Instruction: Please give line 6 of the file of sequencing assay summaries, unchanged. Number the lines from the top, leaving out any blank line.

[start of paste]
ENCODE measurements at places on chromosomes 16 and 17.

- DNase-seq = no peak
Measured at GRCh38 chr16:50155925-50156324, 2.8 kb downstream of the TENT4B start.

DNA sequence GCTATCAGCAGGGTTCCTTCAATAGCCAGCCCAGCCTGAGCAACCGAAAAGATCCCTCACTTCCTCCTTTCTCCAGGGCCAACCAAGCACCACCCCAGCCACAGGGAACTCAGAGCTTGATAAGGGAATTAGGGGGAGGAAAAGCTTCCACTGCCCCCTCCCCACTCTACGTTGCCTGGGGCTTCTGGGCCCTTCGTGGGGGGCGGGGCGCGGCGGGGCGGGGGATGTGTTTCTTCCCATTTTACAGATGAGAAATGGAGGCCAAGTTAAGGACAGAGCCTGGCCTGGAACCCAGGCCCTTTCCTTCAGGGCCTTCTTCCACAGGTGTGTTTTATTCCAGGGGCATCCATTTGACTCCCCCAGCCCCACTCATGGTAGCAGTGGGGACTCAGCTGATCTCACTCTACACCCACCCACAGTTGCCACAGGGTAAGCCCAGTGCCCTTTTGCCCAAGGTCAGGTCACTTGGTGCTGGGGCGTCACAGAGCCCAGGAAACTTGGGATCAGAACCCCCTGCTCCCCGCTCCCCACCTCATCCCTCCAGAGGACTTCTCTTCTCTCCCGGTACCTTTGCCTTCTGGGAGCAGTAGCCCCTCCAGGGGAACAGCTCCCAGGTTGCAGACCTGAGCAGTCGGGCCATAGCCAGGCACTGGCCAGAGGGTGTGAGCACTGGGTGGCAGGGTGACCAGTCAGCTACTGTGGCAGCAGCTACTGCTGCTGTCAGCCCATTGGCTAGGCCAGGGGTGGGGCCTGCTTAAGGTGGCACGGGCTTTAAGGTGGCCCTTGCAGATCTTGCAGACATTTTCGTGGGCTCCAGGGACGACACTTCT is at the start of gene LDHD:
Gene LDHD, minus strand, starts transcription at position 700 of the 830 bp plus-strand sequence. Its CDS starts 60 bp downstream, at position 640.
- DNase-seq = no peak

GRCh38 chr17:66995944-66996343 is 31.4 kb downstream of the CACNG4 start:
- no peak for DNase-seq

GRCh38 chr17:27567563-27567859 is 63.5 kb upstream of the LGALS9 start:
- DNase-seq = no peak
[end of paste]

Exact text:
- DNase-seq = no peak